Without a real and immutable definition, his scientific arguments don’t really hold water.

  3. Wai Yip Tung July 15, 2011 at 4:59 pm #

    Interesting. They are probably also leading the inner-city renaissance and bicycle renaissance.

  4. Kenny July 15, 2011 at 5:46 pm #

    The one thing that would be most encouraging would be a correlation with younger cohorts, since of course they are likely to make up a growing share of the population as time goes on. It would be interesting to see the extent to which young people today are more likely to prefer travel without cars than young people of previous generations, and how much this preference stays with them over time. I know there have been some studies claiming that there is such a trend, but it would be useful to see how robust it is, and whether there are further interventions that could improve it.

  5. Al Dimond July 15, 2011 at 7:17 pm #

    After reading a bit about it, I’m with Danny in being pretty skeptical of the “creative class” idea. And I’m with Jarrett in being really skeptical of trying to plan much around them.
    Something like the “creative class” might be leading the new online fascination with transit. Certainly the “creative class” is overrepresented in transit blog communities because it’s overrepresented almost everywhere on the Internet. For that reason, when paying attention to social media, transit agencies should probably be careful not to cater *too much* to a group of people that happens to be very vocal online.

  6. Alon Levy July 16, 2011 at 1:11 am #

    I’m with both Danny and Jarrett. The whole creative class argument is a way of making certain yuppies feel better about themselves (“upper class” conjures privilege, “creative class” conjures personal qualities), and trying to tailor transit to their stated special needs produces downright awful results.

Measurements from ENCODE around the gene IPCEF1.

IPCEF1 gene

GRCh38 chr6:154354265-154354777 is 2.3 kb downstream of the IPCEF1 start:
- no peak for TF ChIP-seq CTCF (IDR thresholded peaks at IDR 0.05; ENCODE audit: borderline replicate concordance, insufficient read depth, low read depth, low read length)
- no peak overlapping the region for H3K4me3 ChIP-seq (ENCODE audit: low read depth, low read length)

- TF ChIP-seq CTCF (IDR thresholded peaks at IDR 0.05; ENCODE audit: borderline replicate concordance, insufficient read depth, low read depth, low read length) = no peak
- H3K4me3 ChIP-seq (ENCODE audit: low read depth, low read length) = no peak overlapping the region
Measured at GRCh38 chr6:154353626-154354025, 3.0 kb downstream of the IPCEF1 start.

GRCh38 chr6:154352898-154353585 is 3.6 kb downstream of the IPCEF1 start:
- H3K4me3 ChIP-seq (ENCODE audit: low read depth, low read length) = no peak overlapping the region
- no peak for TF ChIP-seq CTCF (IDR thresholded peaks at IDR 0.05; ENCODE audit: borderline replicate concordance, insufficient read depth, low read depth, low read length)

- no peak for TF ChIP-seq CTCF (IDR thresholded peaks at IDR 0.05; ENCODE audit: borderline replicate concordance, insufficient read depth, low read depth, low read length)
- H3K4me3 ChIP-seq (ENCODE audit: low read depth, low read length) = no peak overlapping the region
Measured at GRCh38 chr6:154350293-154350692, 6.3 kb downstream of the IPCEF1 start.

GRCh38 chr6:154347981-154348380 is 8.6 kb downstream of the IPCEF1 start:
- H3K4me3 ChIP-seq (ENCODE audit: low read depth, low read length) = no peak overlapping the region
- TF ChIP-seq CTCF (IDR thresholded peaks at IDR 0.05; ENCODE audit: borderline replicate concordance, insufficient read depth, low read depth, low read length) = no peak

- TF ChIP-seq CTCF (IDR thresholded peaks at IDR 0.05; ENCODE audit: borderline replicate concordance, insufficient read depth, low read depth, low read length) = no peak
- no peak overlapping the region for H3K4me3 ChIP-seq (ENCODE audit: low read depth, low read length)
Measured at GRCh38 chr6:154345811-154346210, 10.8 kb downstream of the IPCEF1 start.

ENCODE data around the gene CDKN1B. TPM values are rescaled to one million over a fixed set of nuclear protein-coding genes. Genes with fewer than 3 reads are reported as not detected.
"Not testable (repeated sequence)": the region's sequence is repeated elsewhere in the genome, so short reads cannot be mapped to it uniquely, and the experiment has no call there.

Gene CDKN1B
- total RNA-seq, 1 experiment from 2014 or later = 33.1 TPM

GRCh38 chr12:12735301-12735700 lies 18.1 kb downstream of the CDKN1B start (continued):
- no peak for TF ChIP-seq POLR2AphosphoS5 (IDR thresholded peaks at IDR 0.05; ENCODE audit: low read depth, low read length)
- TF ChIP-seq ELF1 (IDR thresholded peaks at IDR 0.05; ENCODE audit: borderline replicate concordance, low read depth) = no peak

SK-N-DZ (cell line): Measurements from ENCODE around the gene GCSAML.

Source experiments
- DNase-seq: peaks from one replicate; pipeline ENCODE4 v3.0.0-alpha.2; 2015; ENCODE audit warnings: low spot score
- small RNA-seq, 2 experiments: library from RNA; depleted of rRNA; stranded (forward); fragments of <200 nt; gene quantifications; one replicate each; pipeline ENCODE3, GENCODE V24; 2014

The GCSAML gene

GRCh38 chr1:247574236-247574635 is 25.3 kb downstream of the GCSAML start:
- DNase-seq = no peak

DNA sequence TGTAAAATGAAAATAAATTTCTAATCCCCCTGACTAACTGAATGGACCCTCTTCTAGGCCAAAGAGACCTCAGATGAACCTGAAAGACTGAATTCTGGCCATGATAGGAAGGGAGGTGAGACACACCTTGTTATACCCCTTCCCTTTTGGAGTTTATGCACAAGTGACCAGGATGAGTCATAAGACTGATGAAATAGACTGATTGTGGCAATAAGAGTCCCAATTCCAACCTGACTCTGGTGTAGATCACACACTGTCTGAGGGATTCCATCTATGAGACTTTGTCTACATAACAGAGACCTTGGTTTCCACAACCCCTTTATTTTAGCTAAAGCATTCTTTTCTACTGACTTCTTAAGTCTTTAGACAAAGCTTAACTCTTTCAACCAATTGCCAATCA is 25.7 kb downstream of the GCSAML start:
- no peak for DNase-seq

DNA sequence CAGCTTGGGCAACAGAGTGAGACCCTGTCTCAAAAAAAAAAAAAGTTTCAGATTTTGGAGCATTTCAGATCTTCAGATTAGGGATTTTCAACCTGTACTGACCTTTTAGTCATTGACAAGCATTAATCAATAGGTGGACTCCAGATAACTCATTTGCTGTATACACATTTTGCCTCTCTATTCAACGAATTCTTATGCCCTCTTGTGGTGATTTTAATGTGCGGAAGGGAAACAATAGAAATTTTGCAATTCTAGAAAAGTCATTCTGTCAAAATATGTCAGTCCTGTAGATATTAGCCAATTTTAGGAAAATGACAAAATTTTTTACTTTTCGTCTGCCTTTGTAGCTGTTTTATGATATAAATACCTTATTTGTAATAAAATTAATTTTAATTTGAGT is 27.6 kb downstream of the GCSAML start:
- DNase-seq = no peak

7. Ed O July 16, 2011 at 8:17 am #

    Transit tends to serve commuters going where?… Downtown. What sort of jobs do you tend to find downtown?…. business, finance, legal, media, retail, health, educational, fashion etc etc. What sort of people would you then be likely to see on commuter transit?….
    Before cars, when most employment, retail, and recreation activities where located in or around city centres, you probably would have had a much broader range of people riding transit. The ‘creative class’ could now be considered the last remaining market for CBD commuter transit -but we can call them ‘early adopters’ if you want to.

  8. Jarrett at HumanTransit.org July 16, 2011 at 8:41 am #

    Ed O.  Yes, in the early 20c, business in general was more regimented and less automated, which means it was full of incredibly rote and uncreative jobs.  So yes, the downtown jobs are more creative because the rote jobs have fallen away.  But of course transit is about a lot more than jobs; I'm interested in the strong frequent networks that can be created only if we don't think in class terms — not even creative vs rote — but concentrate on appealing to the largest possible segment of the population with the most efficient (and therefore most abundant) possible network.  If I have a specific interest in the creative class, it's because they (along with resourceful low-income people) are most likely to choose to sell their car and embrace a lifestyle based on other modes, but they'll only do that if transit is sufficiently versatile — not just for the commute.